Wednesday, June 13, 2007

Agree to disagree

The Conference Board of Canada has decreed that we are a mediocre nation, devoid of innovation and our economy is and will continue to suffer for it. Many categories are mentioned and we compare to 16 other countries in topics such as healthcare, poverty elimination, environmental action.

The findings of the board are that we hold back on entrepreneurial initiative and we don't graduate enough science and engineering majors. We have too many illiterate adults and not enough is being done to look forward with creative ideas rather then simply reacting to current situations.

I wanted to agree. During a short-term illness several years ago, I wrote to Health Canada on the subject of childhood asthma as it relates to stress-levels in grown adults. My hypothesis is that people who occasionally suffocate regularly as children will have less ability to deal with stress and to calm themselves in difficult situations as adults, leaving them open to other illnesses and prone to drain psychiatric healthcare services. If so, the many children had asthma when I was young, who received the treatment of the day, are now stressed and desperate adults likely to panic in stressful situations. Our main treatments are steroids and bronchiodilators, drugs which when taken feel like speed. Not soothing. There are hundreds of thousands of us who may cost our country lots of money in health dollars. Ditto the current obesity trend that has adults and children suffering from the same diabetes at the same time. I got a letter back that thanked me for my question, but nothing was mentioned in terms of evaluating trends and future planning. I can't help but hope they have these plans on the table but just didn't want to share them with me.

I really wanted to agree. We have a long history of innovation in this country that has been stymied by various factors (arrows anyone?) and I strongly encourage heavy investment in green technologies including such financial incentives as "green rrsps" that the banking industry should offer as a way of investing in green initiative companies and in companies who "go green". It should be massive and it should be tax free.

I wanted to agree.

Then I read the top ten recommendations for alleviating this problem. They are:

1) Focus investments on commercialization.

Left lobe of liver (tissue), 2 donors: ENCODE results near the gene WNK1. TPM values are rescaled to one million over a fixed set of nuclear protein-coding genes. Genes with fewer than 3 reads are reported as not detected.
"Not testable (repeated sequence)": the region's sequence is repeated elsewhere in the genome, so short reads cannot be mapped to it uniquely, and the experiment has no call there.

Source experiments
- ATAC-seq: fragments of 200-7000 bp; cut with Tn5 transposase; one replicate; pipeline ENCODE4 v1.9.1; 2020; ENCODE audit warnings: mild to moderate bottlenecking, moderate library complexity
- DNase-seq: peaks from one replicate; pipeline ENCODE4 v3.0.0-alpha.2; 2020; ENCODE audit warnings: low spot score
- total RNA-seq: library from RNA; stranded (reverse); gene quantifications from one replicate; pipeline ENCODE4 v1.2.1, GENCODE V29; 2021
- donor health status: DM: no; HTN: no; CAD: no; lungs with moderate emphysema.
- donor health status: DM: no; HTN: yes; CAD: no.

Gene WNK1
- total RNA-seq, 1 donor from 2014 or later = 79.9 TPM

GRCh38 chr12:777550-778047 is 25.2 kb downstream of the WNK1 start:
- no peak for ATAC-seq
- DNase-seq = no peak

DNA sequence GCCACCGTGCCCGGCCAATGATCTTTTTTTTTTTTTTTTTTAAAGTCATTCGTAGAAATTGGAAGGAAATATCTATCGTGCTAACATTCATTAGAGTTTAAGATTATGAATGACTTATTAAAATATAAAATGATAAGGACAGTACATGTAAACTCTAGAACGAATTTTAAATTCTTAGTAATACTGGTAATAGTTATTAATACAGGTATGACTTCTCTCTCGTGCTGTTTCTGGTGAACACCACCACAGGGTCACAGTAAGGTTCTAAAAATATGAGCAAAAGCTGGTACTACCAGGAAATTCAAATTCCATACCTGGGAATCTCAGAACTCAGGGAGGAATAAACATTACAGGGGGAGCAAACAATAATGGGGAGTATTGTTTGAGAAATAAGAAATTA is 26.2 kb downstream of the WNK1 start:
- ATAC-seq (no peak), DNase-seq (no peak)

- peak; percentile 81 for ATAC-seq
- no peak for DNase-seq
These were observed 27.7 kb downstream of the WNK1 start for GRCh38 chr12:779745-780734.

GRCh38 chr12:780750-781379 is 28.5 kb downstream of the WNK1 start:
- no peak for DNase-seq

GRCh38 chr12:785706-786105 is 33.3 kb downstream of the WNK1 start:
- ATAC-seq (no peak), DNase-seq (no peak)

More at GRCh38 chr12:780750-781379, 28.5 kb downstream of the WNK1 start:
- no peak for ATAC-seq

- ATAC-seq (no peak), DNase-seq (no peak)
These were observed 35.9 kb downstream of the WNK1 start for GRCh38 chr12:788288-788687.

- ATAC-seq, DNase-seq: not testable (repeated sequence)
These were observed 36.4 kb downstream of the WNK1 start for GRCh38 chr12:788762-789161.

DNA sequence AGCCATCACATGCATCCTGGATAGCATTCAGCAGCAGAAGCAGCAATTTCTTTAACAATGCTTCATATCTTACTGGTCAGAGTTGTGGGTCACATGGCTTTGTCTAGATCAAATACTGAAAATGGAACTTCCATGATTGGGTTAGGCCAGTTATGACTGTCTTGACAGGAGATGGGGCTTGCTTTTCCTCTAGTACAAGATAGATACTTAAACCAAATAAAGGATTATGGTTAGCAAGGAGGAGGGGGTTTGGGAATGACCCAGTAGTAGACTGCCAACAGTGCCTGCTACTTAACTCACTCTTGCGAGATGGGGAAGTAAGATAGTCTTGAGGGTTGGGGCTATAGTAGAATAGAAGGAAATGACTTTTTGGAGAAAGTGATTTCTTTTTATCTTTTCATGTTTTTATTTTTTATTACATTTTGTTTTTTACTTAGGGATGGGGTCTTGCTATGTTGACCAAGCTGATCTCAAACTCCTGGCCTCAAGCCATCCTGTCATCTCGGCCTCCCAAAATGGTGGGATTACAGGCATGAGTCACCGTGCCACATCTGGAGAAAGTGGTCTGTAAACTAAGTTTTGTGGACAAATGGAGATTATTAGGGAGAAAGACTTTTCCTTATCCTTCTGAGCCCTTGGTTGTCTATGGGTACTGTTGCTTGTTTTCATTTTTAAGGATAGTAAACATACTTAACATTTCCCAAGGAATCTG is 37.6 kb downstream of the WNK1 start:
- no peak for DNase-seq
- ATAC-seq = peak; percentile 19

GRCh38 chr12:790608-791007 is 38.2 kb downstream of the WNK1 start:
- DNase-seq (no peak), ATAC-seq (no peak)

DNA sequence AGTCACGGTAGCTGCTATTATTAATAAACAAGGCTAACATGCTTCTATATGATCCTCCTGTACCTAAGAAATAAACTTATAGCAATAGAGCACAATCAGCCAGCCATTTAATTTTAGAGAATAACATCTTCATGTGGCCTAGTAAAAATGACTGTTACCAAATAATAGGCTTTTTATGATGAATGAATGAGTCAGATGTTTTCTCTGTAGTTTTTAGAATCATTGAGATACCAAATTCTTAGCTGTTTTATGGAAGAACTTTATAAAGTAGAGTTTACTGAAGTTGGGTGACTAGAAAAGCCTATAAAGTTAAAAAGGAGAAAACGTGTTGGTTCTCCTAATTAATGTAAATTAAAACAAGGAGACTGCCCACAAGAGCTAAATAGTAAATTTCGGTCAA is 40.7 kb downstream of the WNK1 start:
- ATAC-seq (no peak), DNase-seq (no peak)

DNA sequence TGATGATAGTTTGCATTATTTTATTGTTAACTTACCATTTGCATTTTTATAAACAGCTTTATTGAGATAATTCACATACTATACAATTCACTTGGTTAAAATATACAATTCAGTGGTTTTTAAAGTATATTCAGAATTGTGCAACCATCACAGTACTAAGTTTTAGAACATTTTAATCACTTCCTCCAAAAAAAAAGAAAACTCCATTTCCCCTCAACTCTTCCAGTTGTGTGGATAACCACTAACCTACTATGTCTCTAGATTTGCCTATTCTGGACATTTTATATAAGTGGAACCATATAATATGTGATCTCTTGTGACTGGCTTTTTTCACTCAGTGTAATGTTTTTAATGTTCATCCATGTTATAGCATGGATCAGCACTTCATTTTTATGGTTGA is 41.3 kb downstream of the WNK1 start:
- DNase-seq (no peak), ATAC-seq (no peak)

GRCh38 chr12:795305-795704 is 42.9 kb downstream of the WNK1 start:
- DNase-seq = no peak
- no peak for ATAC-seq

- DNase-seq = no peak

2) Promote cross-border investment flows.

3) Cut taxes on capital investment.

4) Cut red tape.

5) Set up a cap-and-trade system to put a price on emissions.

6) Recognize immigrants' credentials.

7) Finance a handful of world-class universities.

8) Teach all adults to read well.

9) Fund health promotion.

10) Spend more on social programs for children and poor workers.


I notice a trend. Down near the bottom, psychically positioned as the least important items, are health promotion funding, social programs for kids and adult literacy. The top four are so insanely hypocritical my head spins. We are not missing foreign dollars and the company control and downsizing that comes with it. We do not at all need to focus investments on commercialization, we already have a huge problem getting investments elsewhere but in commercial ventures such as in research and human resources. Cutting red tape is a "simple" solution to anything and may as well be a place marker because they couldn't think of a better list. Cutting capital gains does zero to end the disgusting poverty found in North America and only promotes the idea that voodoo economics, now called Reganomics which never proposed to work in theory and in effect never have worked at all, is a reasonable idea.

Innovation is not lacking in this country, but funding for it is. Art is not lacking in this country, but funding for it is. Women as leaders and innovators in this country are not lacking, but funding and recognition of us is simply unnacceptable.

My innovative idea: don't publish findings or suggestions from the Conference Board of Canada.

No comments: